Besides joining her husband and six children in death, Mary Etta was preceded in death by her mother, Melvina. Mary Etta did not know the identity of her biological father at the time of her death. She was raised by her stepfather, Thomas Wyman, and joined him and her half-siblings, George, Emma Mae, and Clara Wyman, in death as well. Her sole surviving sibling was a 67-year-old brother named Charles Wyman, who lived in Dryden and Weld. He outlived Mary Etta by five more years.

Reverend Chester Staples, of the Seventh-day Adventist Church in Auburn, conducted the funeral services on Sunday, 24 July, at 2 o'clock at the Russell's Funeral Home. Auburn was located over 50 miles west of Rockland and 25 miles south of the cemetery.

George and Mary Etta share a stone in the Norcross Hill Cemetery in Chesterville, Maine, along with six children. No other relatives seem to be buried in the cemetery. The cemetery is located about 60 miles northwest of where Mary Etta died and about 20 miles west of where she was born. It’s difficult to find as it has no address. To find it, drive 2.5 miles out from Chesterville Village to Ridge Road. At the Norcross Pond with the Public Boat Landing, a right turn leads up a road until racing the Norcross Hill Road on the left. Halfway up the hill, a cemetery with many unreadable, tipped, over, and broken stones is situated.

(Citations not included in blog post. June has them and can add them to her story.)

It is evident that the story lacks historical context due to the time limit of 2 hours that I had for research. However, I presented June with some resources during the video that she can use to enhance the story's depth.

Furthermore, the current draft needs to be revised to follow a more engaging story structure. This can be done during the editing phase. Currently, June has enough material to incorporate the suggestions and questions I provided.

If you have any further recommendations, please leave them in the comments, and we will ensure that June receives them.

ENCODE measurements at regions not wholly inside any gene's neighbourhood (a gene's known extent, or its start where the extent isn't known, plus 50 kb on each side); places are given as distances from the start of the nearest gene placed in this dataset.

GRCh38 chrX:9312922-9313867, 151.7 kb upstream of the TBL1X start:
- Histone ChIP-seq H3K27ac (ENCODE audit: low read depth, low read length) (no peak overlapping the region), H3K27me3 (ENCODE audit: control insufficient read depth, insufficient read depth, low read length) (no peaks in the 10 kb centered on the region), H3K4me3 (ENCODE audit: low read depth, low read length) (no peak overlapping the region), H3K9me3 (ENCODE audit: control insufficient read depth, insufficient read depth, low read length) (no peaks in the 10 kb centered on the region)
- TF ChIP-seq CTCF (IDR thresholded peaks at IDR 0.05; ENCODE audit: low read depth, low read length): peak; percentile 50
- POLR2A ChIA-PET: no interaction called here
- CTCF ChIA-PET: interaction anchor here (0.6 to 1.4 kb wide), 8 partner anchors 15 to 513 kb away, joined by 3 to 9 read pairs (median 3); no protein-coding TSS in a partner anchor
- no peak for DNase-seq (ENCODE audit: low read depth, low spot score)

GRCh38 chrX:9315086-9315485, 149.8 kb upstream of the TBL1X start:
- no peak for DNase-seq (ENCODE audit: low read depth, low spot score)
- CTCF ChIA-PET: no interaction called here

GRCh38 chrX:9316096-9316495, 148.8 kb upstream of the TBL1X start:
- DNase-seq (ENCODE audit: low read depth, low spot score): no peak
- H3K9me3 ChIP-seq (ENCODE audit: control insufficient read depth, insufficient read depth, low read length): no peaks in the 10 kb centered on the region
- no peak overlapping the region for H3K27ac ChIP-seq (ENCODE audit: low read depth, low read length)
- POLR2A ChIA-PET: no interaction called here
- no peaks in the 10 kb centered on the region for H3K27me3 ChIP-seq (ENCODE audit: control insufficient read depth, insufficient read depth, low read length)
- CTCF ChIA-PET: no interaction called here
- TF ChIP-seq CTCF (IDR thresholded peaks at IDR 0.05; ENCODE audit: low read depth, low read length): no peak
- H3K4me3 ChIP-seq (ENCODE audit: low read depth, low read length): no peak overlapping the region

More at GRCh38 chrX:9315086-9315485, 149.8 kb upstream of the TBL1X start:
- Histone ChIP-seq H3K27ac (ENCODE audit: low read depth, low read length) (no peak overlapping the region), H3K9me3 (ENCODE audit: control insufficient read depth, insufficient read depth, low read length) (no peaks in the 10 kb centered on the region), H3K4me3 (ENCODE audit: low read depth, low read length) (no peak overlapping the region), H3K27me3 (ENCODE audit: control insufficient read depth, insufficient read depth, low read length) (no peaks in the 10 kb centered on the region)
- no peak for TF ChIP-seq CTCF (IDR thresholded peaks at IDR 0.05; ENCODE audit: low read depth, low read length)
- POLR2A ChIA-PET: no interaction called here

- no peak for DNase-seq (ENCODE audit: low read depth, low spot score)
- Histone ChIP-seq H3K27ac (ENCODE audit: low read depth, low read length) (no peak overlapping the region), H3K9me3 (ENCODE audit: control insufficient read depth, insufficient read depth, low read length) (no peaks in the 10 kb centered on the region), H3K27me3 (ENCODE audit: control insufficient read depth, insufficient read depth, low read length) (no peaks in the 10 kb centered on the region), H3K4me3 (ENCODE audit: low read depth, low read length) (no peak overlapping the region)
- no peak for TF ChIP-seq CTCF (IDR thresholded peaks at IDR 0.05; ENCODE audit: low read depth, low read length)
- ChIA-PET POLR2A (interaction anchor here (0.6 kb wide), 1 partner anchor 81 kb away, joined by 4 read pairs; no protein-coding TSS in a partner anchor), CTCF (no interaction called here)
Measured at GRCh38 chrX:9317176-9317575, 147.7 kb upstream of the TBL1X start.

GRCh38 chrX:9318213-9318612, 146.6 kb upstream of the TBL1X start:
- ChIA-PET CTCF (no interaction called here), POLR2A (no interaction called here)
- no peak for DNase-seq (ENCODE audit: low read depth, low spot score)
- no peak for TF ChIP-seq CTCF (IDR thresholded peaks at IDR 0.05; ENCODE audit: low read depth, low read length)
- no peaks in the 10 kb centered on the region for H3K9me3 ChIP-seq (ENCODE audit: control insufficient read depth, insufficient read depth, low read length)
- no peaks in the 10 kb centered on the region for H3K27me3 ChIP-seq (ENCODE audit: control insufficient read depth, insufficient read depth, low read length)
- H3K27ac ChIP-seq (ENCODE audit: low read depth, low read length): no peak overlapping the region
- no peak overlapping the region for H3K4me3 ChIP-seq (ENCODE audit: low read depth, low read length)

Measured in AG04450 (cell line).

As June has submitted her story, she will receive access to the fully marked-up Google Docs file, which includes additional questions that I raised for her.

Submit Your Writing Challenge Documents

Do you want to receive a rough draft with all the suggestions and edits, like June did? Would you like to see if I can turn your genealogical document into a family story?

Follow these submission steps:

  • If you're not on the writing email list, then click this link to not only get the guide: 5 Simple Steps to Start Writing About Your Ancestors, but also receive the email address to submit your genealogical document.

  • If you're already receiving emails about new video releases, then reply to any of those emails.

When you have the email address do the following:

  1. Put "Writing Challenge" in the subject line.

  2. Send me an image file or a link to the document online.

  3. Include a transcription of the document.

  4. Include a link to a public profile of the ancestor featured in the document. (The profile can be on Ancestry, FamilySearch, MyHeritage, Findmypast, or WikiTree.)

Once those four steps are complete, send your submission. I'll select entries based on the order of receipt and variety of sources.

(FYI. Please don't send obituaries as I have plenty to choose from right now.)

You will receive a link to the annotated Google Docs file once the video is published. Feel free to use my draft to complete your story without attribution, but gratitude is appreciated.

Show Notes

Improve Your Family History Writing Skills

Links to Social History Websites